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It Really is 6 Inches

by Megan Varley
Tips & Advice

It Really is 6 Inches

Tape measures come in a variety of sizes, from a few feet to over 100 feet and everything in between.   Some have a metal case and some have a plastic case.   No matter the length or material, they all have a few things in common. 

The end of every tape measure is metal hook.  Not only does this prevent the tape from irretrievably retracting into the case, but it can be used as a grab.  To make an outside measurement, hook or grab the edge of the object being measured then stretch the tape. 

Did you ever wonder why the metal hook slides around?  No, the factory didn’t do a bad riveting job.  The hook slides back and forth so that measurements can be made either by butting the tape against an object or by hooking it on the edge of the object.  The sliding motion ensures an accurate measurement in either direction.  Notice that 1st inch isn’t an exact inch.  The thickness of the metal hook makes up the difference when pushed against something and the wiggle makes up the difference when pulled taut.

Not all, but some of the metal hooks have a serrated edge.  This can be used as a scribing tool.  Can’t find a pencil, just press and move back and forth to make a mark in the wood.

At the base of every tape measure is a number.  This is the length of the tape measure.  Knowing this makes is easy to take an inside measurement.   Bending the tape measure will distort the measurement. Instead, use the tape measure as part of the measurement.  The tape measure picture here is 2” in length, therefore the measurement is really 6 inches.

Quick Tip

Do you know what the red squares on a tape measure are for?   These red squares are every 16” and mark all the stud locations.  Use these marks to nail base or anything else that needs to be nailed into a stud.  Mark the first stud, line the end of your tape up, stretch it out, lock it into place and use the red squares for you nail locations.

How to Install Quarter Round

by Megan Varley
Tips & Advice

How to Install Quarter Round


Quarter round molding is an inexpensive way to make a simple piece of baseboard look better or provide a neat finish to a flooring job.  It can also be used by itself to create a clean look in a room.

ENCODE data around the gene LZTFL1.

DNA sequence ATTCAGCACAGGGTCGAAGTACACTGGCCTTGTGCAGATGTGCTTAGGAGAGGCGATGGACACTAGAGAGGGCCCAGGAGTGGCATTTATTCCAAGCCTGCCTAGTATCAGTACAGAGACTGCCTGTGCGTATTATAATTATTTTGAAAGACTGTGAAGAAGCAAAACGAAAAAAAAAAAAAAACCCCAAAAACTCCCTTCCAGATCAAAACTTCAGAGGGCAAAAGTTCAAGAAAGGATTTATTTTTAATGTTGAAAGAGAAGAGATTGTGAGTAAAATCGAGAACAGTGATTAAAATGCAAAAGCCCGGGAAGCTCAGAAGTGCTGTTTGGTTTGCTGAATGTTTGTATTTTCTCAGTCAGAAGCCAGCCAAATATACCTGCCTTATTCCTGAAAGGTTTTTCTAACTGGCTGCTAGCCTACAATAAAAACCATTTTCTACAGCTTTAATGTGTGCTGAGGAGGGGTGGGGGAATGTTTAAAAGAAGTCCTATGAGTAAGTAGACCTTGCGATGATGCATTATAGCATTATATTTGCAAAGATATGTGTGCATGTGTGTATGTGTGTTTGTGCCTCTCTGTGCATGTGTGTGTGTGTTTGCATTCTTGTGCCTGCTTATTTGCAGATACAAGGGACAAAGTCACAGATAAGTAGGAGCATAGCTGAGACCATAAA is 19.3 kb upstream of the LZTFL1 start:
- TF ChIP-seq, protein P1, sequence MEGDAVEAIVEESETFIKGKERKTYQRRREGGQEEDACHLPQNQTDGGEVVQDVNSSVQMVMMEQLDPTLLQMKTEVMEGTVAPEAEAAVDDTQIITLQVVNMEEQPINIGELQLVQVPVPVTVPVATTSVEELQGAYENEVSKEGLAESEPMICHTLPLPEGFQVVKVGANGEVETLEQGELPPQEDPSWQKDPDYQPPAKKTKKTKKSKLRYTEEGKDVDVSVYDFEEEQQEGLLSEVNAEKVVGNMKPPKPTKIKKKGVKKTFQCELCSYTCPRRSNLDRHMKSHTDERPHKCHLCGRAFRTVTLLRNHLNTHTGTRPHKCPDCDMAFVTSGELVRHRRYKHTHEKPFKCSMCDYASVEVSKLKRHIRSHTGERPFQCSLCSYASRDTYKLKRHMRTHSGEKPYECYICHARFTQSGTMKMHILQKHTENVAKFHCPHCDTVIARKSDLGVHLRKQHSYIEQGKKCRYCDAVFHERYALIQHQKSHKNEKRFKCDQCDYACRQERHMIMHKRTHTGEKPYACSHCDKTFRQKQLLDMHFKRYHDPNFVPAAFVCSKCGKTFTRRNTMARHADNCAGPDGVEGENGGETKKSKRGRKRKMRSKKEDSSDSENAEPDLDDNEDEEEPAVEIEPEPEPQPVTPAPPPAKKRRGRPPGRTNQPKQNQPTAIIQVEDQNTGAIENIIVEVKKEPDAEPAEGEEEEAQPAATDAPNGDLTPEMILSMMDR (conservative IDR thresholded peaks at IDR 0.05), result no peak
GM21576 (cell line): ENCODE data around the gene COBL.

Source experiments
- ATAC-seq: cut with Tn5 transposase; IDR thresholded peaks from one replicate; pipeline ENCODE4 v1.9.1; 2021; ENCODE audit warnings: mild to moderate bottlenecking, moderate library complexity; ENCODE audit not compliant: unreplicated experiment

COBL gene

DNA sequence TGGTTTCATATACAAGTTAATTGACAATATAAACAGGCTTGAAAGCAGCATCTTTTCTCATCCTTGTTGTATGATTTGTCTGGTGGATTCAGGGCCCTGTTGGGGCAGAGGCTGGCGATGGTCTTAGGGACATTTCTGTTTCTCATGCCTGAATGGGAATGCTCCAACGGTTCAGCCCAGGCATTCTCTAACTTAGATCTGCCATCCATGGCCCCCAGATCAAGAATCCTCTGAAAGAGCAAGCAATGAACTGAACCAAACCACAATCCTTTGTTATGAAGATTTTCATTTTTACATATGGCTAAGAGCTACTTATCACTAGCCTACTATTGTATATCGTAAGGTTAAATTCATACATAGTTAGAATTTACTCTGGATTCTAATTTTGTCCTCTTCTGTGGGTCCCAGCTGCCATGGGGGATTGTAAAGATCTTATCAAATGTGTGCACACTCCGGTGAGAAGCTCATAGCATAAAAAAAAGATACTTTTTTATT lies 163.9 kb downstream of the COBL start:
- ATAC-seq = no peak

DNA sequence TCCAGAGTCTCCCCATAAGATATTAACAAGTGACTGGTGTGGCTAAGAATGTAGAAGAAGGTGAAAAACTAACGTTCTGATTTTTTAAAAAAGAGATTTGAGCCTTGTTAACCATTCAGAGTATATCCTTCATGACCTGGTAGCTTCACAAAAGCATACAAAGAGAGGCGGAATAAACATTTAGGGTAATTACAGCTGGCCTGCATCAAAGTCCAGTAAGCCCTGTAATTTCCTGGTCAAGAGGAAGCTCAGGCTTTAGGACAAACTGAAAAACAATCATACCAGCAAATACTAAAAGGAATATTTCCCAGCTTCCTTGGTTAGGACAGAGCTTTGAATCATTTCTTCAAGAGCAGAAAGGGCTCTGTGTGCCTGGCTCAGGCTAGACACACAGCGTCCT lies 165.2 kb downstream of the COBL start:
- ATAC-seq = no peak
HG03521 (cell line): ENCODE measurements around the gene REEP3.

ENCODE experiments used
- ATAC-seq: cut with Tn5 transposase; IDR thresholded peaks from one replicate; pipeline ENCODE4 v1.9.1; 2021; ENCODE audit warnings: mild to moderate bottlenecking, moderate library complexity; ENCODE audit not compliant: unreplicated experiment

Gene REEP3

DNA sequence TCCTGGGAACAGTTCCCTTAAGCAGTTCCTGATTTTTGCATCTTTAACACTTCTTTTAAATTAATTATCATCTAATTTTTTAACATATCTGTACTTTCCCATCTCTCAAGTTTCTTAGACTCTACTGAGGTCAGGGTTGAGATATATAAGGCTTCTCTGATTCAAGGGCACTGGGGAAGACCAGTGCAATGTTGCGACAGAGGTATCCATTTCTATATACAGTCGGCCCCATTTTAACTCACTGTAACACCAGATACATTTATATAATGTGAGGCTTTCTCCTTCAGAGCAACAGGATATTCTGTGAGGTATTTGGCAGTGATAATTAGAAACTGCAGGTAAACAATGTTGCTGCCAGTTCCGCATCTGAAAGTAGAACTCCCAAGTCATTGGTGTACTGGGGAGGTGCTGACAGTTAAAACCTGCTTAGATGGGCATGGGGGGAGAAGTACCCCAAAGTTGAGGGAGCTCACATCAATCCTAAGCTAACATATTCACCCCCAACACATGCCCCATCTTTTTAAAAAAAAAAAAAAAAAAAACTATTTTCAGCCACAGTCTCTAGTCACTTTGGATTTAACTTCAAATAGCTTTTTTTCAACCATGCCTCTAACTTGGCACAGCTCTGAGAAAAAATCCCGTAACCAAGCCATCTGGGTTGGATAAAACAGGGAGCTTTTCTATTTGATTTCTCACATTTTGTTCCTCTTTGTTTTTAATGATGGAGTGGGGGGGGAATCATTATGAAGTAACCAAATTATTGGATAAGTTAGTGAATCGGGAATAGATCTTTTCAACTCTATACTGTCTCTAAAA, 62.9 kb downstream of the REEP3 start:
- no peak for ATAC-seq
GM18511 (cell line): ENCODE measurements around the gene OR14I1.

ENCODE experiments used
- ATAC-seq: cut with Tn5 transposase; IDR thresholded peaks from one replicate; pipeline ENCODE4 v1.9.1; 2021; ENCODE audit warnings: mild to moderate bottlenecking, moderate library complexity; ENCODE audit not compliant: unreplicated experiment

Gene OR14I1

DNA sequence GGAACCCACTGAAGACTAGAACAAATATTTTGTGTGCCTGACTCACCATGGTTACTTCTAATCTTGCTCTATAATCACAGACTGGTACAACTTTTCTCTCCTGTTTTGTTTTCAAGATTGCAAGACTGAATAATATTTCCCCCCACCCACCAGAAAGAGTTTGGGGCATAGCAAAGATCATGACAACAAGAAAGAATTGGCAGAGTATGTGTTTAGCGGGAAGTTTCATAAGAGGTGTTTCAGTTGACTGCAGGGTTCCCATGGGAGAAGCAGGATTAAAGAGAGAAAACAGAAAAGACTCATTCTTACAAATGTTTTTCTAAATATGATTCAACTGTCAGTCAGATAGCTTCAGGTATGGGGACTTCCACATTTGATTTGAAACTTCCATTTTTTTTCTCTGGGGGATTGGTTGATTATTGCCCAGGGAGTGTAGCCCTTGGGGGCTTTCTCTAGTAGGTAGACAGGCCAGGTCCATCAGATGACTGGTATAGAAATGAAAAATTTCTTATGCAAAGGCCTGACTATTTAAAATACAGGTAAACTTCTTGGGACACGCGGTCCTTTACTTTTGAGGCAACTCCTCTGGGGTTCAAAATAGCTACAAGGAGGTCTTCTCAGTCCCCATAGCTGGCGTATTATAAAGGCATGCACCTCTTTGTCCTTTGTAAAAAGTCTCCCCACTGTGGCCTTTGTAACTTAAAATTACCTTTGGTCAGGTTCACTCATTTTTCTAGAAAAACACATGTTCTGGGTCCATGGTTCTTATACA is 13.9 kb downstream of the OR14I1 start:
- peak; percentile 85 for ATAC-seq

Quarter-round comes in different sizes. The most common size is 3/4-inch.  Use 3/4-inch quarter-round when adding a piece of quarter-round to the top of a piece of 1-inch trim. This would match the top of the board perfectly.  If you are placing quarter-round in front of the baseboard use any size you prefer or that will fill any gaps between the end of your flooring and the wall



  1. Make the first cut at a 45-degree angle using a miter box and saw, then measure for the total length.  If you are adding quarter-round molding to a four-cornered room, then all your cuts will be at a 45-degree angle with the angles running towards the center of the piece of molding.
  2. Make butt joints where the baseboard meets the door trim. Every room has to have at least one door opening, so whenever there is a door frame, run the molding right up to the frame without cutting an extra 45-degree angle.  Just make sure the butt joint is at a perfect 90 degrees.  Don’ trust the lumberyard; always cut the end of a piece of quarter-round before placing it.
  3. Wrap the molding around any abutments in the wall using a 45-degree miter joint. In this case, cut the angles in the exact opposite way that you did in Step 2. That means the angle begins at the curve in the wood and runs into the center of the piece of molding at a 45-degree angle.
  4. Splice together any pieces of molding with two 45-degree cuts that run in different directions. These cuts should fit together tightly and most likely will not be noticed if they are done right.
  5. Nail the molding to the floor at an angle using #6 or #8 bright-finish nails and set each nail with a small nail set.
  6. Fill each nail hole with wood putty. If necessary, fill the wood joints with putty, but a clean and careful cutting job should eliminate the need for this step.

How to Remove Old Carpet